Lowenfield to face more electoral fraud charges

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The Guyana Police Force (GPF) is expected to institute additional charges against embattled Chief Elections Officer Keith Lowenfield, for his controversial role in the March 2, 2020 General and Regional Elections.

INews understands that Lowenfield will be slapped with at least two additional charges of conspiracy to defraud. This will be added to the plethora of other charges Lowenfield already faces for his role in attempts to sway the results of the elections in favor of the then ruling A Partnership for National Unity/Alliance For Change (APNU/AFC) Government.

Lowenfield is currently facing three counts of forgery and three counts of misconduct in public office. He is currently out on $300,000 bail. His Deputy, Roxanne Myers, has meanwhile been slapped with two counts of misconduct in public office and has been placed on $300,000 bail in relation to both charges.

The duo were charged along with GECOM officials including embattled Region Four Returning Officer Clairmont Mingo, who is on $600,000 bail for charges similar to what Myers is facing. It is understood that both Lowenfield and Myers were invited down to police headquarters on Tuesday. Efforts to contact their legal counsel were futile.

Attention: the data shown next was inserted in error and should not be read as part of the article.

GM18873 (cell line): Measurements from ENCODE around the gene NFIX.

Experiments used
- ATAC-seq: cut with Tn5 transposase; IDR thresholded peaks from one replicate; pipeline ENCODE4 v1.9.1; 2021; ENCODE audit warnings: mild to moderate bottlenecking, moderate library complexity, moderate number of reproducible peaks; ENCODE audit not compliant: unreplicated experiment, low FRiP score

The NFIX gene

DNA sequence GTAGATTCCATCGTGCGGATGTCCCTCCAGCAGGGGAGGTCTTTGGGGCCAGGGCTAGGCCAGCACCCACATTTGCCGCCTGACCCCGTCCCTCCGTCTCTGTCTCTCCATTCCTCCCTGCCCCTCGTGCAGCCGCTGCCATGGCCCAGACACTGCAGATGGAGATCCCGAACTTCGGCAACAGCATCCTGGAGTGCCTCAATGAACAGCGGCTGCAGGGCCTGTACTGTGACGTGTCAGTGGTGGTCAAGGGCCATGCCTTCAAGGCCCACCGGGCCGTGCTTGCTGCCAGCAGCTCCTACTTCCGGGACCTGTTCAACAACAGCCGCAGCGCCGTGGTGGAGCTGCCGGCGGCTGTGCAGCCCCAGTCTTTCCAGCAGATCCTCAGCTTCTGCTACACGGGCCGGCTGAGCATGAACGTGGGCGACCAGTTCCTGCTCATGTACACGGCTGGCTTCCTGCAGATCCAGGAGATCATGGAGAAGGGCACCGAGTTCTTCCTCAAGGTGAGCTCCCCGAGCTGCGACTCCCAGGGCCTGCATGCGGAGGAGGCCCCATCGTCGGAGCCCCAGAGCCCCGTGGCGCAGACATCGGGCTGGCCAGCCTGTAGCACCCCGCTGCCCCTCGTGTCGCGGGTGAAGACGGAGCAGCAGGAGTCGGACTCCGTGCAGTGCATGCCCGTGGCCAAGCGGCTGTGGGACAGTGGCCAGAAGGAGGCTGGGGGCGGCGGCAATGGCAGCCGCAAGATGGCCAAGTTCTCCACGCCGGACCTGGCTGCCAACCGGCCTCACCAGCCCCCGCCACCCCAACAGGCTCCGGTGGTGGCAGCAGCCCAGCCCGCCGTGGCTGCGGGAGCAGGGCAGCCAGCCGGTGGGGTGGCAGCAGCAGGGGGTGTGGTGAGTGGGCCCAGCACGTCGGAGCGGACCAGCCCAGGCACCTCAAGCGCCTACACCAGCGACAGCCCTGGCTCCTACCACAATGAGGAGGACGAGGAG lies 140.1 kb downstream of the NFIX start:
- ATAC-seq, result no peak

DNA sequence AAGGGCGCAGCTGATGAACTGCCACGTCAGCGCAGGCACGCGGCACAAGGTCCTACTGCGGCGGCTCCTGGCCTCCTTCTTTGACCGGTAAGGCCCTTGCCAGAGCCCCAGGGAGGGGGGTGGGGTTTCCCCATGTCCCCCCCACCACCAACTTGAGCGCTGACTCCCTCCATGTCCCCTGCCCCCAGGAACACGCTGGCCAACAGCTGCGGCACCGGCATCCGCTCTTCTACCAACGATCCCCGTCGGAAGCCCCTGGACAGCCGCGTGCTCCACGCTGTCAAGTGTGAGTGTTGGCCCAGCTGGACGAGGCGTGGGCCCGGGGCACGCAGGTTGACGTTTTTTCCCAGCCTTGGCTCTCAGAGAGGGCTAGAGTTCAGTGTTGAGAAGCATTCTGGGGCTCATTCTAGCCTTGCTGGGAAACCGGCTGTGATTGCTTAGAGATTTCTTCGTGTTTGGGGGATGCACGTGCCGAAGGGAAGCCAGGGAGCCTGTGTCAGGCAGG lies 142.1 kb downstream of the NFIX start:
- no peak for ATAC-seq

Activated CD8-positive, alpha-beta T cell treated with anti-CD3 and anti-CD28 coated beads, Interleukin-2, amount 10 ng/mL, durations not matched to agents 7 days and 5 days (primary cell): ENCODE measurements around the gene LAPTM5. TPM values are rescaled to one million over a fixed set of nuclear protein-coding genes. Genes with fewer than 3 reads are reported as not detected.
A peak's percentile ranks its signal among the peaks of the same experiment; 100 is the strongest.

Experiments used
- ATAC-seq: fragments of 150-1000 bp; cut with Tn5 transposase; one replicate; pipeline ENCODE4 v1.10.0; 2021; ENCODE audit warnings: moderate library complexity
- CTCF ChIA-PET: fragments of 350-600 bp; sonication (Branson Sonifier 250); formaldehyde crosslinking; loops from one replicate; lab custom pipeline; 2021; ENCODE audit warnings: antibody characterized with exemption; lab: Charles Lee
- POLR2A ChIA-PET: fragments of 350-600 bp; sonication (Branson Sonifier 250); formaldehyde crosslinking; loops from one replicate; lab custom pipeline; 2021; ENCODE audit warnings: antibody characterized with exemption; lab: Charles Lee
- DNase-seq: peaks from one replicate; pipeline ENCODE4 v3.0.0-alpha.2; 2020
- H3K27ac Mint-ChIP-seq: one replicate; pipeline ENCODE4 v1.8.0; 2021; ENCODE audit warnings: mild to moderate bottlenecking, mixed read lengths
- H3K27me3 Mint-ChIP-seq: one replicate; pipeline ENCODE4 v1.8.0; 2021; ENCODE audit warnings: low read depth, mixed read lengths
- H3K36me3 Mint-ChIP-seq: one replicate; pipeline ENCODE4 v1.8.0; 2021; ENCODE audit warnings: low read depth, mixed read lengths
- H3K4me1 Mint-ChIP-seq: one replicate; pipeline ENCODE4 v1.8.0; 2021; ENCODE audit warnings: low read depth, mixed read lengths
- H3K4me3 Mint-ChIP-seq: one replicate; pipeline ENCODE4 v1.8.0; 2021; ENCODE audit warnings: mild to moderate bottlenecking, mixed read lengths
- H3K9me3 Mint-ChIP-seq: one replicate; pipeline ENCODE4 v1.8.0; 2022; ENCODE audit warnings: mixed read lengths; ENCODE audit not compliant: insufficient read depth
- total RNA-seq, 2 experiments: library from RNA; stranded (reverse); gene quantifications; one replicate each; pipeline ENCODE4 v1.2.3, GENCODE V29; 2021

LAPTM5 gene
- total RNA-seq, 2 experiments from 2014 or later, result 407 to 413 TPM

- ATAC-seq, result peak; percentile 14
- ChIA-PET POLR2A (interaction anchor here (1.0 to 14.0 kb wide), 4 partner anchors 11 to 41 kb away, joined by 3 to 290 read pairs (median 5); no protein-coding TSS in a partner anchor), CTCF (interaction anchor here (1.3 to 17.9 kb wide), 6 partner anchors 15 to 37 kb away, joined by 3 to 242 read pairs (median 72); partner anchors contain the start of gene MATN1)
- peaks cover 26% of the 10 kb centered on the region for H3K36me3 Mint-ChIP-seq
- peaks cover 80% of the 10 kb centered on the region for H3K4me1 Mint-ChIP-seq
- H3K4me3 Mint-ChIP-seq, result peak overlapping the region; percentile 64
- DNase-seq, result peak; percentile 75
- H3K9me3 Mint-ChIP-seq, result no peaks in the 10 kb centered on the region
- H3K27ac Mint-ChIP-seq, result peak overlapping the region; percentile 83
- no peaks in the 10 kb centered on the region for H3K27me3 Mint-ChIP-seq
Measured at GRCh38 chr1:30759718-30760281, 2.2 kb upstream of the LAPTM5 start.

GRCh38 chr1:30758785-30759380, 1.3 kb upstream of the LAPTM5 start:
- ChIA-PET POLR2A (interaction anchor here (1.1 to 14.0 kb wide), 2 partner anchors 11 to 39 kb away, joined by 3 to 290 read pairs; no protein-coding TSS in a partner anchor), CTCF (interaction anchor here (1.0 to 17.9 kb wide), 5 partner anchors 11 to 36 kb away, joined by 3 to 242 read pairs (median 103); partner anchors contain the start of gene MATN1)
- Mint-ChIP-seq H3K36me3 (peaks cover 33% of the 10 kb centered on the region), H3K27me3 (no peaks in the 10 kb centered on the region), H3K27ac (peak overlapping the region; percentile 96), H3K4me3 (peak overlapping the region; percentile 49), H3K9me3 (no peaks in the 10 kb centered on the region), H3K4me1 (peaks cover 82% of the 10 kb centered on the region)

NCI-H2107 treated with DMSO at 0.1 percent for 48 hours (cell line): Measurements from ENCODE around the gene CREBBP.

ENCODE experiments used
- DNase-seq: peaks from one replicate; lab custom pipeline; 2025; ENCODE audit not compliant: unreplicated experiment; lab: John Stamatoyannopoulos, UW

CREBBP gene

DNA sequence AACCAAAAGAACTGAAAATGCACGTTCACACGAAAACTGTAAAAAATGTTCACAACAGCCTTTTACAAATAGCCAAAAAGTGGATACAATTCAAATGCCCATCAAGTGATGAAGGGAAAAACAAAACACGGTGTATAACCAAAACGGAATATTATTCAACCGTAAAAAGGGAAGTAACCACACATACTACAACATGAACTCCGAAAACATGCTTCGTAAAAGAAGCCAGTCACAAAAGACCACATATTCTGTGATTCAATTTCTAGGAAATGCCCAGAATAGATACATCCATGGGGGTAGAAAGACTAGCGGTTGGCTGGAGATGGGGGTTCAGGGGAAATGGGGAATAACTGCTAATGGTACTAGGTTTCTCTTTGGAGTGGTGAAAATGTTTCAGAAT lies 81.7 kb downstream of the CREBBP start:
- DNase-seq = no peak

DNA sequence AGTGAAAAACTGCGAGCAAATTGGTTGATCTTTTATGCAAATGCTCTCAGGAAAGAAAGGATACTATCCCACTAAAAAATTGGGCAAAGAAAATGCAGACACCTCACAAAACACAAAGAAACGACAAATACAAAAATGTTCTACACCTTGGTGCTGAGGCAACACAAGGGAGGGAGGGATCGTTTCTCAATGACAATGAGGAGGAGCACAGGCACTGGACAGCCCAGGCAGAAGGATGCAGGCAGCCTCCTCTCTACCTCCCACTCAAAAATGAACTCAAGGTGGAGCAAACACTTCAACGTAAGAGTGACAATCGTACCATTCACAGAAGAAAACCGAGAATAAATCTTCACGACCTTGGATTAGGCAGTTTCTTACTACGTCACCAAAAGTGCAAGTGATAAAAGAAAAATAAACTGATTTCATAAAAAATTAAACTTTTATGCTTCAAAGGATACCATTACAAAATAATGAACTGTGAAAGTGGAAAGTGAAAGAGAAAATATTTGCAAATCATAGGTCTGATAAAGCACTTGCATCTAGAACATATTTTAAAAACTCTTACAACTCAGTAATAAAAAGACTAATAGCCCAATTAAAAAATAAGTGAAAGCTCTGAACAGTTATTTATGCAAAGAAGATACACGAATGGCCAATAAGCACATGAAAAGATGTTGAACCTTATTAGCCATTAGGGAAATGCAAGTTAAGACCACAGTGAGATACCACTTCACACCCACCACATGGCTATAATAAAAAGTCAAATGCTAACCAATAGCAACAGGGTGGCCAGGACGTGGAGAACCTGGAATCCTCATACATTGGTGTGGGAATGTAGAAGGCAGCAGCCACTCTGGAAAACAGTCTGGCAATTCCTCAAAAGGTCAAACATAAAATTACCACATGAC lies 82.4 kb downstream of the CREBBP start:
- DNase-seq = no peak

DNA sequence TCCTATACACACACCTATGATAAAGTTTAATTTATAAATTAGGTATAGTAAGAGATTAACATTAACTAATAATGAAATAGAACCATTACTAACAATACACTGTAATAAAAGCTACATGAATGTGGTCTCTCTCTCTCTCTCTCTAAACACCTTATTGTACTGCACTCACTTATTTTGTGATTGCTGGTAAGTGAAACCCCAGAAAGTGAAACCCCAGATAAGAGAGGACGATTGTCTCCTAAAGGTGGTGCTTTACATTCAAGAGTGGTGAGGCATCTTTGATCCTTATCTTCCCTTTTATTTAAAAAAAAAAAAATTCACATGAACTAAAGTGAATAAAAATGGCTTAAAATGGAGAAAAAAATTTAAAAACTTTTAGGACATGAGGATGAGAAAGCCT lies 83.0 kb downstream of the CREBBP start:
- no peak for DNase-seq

People’s National Congress Reform Chairperson Volda Lawrence and APNU/AFC activist Carol Joseph are also before the courts on electoral fraud charges. There are also electoral fraud charges against GECOM clerks Denise Bob-Cummings and Michelle Miller and GECOM Elections Officer Shefern February and Information Technology Officer Enrique Livan. They, too, have been released on bail.

In addition to these charges, motions seeking the dismissal of the three senior GECOM officials were tabled last week by GECOM Commissioners Sase Gunraj, Bibi Shadick and Manoj Narayan – all lawyers – before GECOM Chair, Retired Justice Claudette Singh when they met last.

The motion to dismiss Lowenfield from his substantive post as CEO was tabled by Gunraj and Shadick and listed 20 grounds on which he should be dismissed.

In the case of Myers, that motion was submitted in the names of Shadick and Narayan. They argued that she aided Lowenfield in the Commission of all his infractions and even went out of her way to facilitate a meeting in a GECOM facility by then Foreign Affairs Minister Karen Cummings where she threatened to revoke the accreditation of international observers.

The grounds for Mingo’s dismissal surround his tabulation of the SoPs in which he clearly manufactured numbers to reflect a win by the APNU/AFC. It also concerns his conduct and defiance of the court orders mandating that he follow the outlined statutory process to acquire his final tally of the SoPs.

Justice Singh has since written to both Lowenfield and Myers asking them to provide, in writing, responses to the motion indicating why they should not be dismissed from their substantive posts. They have until June 15 to show why they should not be dismissed.